Presidential Debate Sticks to FactsBy Ronald Brownstein and John M. Broder
Los Angeles Times
It was back to the straight and narrow when the three presidential contenders met for their second debate Thursday night.
After Tuesday evening's wild vice presidential debate _ which was marked by questionable assertions and outright misrepresentations _ the men on the top of the ticket stayed close to the facts Thursday night, just as they did in their first encounter last Sunday.
For the most part, President Bush, Arkansas Gov. Bill Clinton and independent Ross Perot accurately characterized their own programs and those of their opponents. Some assertions were debatable _ in most cases more for what they left out than what they put in. On that front, Bush was probably the worst offender _ though none of his remarks rose to the level of capital crimes.
For example, Bush took credit for a huge six-year $150 billion transportation bill approved by Congress in 1991; Bush did sign the bill, but only after Congress rejected an administration alternative that would have spent less money.
As he has throughout the campaign, Bush accused Clinton of proposing a $150 billion tax increase. That's only partially true: Clinton's plan does contain $150 billion in new taxes _ but also proposes about $100 billion in offsetting tax cuts for middle-class families and business.
Bush also took credit for a 60 percent decline in drug use among teen-agers. Indeed, last August, the National Household Survey on Drug Abuse showed a 64 percent decline in cocaine use among 12- to 17-year-olds. But experts say that's only one measure of the trends in drug use and arguably not the most meaningful: a Senate Judiciary Committee study released earlier this year, for instance, estimated that the number of hard-core cocaine and heroin addicts has increased by 3 million since 1988.
Bush was correct when he said the first negative ad in the campaign had been aired by Clinton _ an attack on Bush's economic record that first appeared in late September. But he was on shakier ground when he swiped at the ``reckless spending Congress''; in fact, the House Committee on Appropriations has calculated that Bush over his term has requested slightly more money in total spending than Congress has actually appropriated.
Bush asserted that during his presidency 43 or 44 countries ``have gone democratic, no longer totalitarian, no longer living under a dictatorship or Communist rule.''
The accuracy of the definition depends on how one defines a democracy. It is true that during the last four years more than 40 countries have held some form of multi-party election for the first time or been liberated from the Soviet empire _ including the 15 republics of the former Soviet Union itself and eight newly free nations of Eastern Europe.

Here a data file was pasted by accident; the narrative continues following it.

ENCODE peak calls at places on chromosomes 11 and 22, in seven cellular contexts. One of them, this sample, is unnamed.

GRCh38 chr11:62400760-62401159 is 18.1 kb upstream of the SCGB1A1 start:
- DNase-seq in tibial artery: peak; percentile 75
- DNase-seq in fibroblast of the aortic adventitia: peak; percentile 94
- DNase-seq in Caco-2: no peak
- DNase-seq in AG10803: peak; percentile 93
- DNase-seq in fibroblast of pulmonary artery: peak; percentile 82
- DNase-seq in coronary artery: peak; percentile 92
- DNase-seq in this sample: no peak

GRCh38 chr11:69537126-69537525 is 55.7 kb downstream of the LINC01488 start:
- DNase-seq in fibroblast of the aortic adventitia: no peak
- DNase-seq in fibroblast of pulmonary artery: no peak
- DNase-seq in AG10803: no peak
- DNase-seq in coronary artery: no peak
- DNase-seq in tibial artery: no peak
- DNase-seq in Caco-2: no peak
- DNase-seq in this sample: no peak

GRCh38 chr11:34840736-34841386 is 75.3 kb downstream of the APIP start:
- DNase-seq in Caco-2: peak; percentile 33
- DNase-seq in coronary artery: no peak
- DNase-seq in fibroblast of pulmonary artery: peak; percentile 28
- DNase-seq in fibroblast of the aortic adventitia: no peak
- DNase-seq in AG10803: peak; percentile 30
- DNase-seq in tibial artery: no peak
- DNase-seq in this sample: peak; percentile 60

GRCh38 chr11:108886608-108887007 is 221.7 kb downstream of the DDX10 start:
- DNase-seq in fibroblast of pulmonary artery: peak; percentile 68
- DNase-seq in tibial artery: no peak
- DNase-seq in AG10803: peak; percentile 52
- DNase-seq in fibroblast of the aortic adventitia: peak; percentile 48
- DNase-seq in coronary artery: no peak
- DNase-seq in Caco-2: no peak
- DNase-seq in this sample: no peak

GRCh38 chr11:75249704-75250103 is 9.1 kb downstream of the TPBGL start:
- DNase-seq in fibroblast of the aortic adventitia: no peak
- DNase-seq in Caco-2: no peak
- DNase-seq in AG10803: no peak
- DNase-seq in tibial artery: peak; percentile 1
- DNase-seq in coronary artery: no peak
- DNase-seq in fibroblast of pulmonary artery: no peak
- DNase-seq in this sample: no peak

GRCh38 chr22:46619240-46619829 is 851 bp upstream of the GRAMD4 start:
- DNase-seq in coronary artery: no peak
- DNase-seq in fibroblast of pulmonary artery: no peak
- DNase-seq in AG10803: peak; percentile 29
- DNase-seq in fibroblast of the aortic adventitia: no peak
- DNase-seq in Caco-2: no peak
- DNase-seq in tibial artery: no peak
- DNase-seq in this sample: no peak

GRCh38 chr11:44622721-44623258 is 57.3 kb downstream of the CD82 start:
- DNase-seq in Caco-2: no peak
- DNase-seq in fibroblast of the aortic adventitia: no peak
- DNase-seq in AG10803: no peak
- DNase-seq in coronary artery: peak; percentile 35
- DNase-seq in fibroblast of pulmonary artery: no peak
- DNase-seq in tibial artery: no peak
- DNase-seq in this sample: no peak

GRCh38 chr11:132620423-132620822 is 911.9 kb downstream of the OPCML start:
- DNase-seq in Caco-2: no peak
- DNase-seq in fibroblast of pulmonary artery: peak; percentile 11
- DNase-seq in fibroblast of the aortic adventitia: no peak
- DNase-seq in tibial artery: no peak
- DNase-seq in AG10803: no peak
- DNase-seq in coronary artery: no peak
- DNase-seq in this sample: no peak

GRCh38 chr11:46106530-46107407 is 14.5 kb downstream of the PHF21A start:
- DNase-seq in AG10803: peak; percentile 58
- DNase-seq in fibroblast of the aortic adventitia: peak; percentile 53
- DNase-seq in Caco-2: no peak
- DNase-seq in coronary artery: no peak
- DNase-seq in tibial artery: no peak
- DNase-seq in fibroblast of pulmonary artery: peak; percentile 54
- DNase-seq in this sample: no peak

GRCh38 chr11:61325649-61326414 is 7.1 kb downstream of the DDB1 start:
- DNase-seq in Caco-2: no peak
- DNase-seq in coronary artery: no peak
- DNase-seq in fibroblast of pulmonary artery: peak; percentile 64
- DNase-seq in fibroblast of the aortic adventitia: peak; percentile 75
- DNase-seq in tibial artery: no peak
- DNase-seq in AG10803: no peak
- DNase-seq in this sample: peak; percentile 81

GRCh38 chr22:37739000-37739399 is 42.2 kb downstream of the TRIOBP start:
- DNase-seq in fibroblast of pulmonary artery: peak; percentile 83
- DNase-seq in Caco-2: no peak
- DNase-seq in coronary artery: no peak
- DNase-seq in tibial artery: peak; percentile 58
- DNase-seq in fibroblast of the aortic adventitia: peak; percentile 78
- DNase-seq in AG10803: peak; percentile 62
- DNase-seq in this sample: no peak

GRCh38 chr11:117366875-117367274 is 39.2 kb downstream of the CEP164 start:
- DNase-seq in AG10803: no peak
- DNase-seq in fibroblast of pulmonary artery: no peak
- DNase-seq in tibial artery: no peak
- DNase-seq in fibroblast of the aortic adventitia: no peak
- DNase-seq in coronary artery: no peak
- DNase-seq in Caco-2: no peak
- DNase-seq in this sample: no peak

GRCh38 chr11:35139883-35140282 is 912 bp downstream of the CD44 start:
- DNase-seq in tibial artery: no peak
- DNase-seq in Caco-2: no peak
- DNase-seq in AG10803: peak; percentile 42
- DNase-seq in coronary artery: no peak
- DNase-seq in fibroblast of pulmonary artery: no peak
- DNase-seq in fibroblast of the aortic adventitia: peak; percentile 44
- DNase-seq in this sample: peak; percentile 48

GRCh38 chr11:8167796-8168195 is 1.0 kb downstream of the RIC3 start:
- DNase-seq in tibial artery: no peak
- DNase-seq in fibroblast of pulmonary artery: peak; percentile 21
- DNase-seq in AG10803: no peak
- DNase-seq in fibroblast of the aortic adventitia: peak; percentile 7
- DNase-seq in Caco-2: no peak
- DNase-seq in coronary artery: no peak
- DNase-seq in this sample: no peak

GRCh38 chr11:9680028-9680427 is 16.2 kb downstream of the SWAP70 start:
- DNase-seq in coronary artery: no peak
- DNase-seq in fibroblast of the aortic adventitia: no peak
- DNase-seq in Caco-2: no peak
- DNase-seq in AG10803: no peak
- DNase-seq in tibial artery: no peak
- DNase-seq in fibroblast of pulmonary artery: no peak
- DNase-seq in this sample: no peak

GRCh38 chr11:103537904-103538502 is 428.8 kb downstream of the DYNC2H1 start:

Bush also apparently was counting several Latin American countries moving toward democracy, including El Salvador, Nicaragua and Panama, and more than a dozen African nations that have taken the first steps toward political pluralism.
It remains to be seen, however, whether any or all of these nations will emerge as full-fledged democracies _ with vigorous political competition, institutionalized human rights and independent judiciaries.
After an uncharacteristically vague performance in the first debate, Arkansas Gov. Bill Clinton reverted to the role he often played in the Democratic primaries: ``the answer man'' with a list of programs and statistics for every question.
Clinton's parade of facts mostly marched in a straight line.
Clinton actually understated the case when he said a bipartisan commission said his health care proposals would save the average family $1,200 a year (they estimated the savings at more than $1,300); as Clinton said in the debate, that commission estimated Bush's plan would leave 27 million Americans uninsured by the year 2000. About 35 million Americans now lack health insurance, as Clinton said.
But Clinton may have slightly overstated his case in one of the few jabs aimed at Perot. Clinton said that the billionaire's deficit reduction plan would ``make unemployment bad for four more years.''
His assertion is supported by a number of economic forecasters, who say that, depending on the condition of the economy when the Perot plan is implemented, it could worsen the unemployment picture for a number of years before any benefits would be achieved.
Perot also omitted some relevant facts. When he complained about lobbyists ``running up and down the halls'' of Congress, he didn't mention that as head of Electronic Data Services, his former company, he aggressively sought to influence government policy in Washington, and in states where he bid for contracts, he often employed lobbyists himself.